In the series, ELGL members can anonymously send their questions, difficulties or scenarios to email@example.com and receive a response from the ghost writing response team. Your name, organization and other details will not be shared in the posting or subsequent response.
Dear Ellie & Jill,
What advice do you have for someone who is interviewing for a job that includes managing union employees for the first time? How can I demonstrate that even though I don’t have this direct experience, I am a willing and quick learner.
Dear Quick Study,
This is such a great question. It shows a lot about your thoughtfulness as a candidate and gives you a great opportunity to demonstrate your ability to track down information, critical thinking skills and commitment to good management practices.
Public sector unions can be a touchy topic depending on who you talk to and the political climate of your area. As we are getting more comfortable as #localgov managers talking and thinking about our internal biases, it makes sense to take a few moments of introspection as you prepare for this interview. Good managers can’t let any anti-union baggage they might have picked up along the way influence their management. Whether they are union members or not, the staff you would be managing in this new role are people who have chosen to serve the community, just like you.
When it comes to preparing for your interview, we recommend that your research about the new community/position includes a detailed reading of the current union contract(s). In many communities, these are posted online, either as an attachment to the council agenda when the contract is authorized, on their HR site, or elsewhere on their website. Alternatively, your state may have a statewide labor relations board that serves as a clearinghouse for public employee contracts. As you read through the contract(s), note any questions that you may have, and flag any areas that you think might come up in the interview. Not only will you be able to say honestly that you’ve reviewed the relevant contracts during your interview, but you might also get a leg up on some key issues between the bargaining unit and the City.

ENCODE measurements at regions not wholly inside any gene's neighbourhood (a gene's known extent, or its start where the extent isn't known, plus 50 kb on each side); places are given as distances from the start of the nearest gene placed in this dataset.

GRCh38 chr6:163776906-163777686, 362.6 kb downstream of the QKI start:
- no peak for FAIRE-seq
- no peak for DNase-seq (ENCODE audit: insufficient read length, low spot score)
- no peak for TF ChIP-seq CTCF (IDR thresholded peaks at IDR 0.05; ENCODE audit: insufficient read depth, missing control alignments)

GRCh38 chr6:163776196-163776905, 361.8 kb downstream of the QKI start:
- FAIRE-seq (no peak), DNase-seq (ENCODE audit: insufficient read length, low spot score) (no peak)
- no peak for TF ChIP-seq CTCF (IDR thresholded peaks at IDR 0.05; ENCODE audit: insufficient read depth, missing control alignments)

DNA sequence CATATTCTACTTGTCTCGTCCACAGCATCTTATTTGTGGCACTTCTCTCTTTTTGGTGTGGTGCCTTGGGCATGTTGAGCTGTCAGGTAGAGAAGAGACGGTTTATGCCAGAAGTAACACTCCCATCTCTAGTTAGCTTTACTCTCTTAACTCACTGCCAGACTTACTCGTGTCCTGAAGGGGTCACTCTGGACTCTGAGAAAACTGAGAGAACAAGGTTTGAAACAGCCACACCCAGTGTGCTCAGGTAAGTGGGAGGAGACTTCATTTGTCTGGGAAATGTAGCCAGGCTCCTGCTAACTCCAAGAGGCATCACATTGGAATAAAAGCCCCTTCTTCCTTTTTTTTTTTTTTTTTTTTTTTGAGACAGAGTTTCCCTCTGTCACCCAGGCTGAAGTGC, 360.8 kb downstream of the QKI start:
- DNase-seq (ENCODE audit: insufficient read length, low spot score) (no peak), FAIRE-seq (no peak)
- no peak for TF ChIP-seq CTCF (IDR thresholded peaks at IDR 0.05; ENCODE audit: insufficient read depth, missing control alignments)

Next, make sure that you address the importance of getting up to speed on the day-to-day administration of the contract very soon after being hired. To be honest, this would be the same with any new job or new contract—not just your first one. You’ll need to find the organization’s “resident expert” on the contract soon after you start working there and ask them any questions you’ve got after your thorough review of the contract(s). Depending on the organization, this might be someone in HR, a senior manager or the City Manager. You’ll need to learn any common issues, timekeeping nuances, recent grievances, etc. If your new organization has something of a contract minefield, this person can help keep you from walking through it.
And finally, as you answer these interview questions, make sure to weave in your understanding of the importance of taking thoughtful and deliberate managerial action. While always important, managing union employees means you need to be particularly sensitive to past practice and acting in accordance with established policies and procedures. Sometimes this means you can’t respond immediately to a management issue or an employee question, but rather you take some time to refer back to the contract, consider past practice, and check in with your trusted “resident expert” before you respond.
We hope this information is helpful, Quick Study. And we wish you the best of luck on your interview!
Ellie & Jill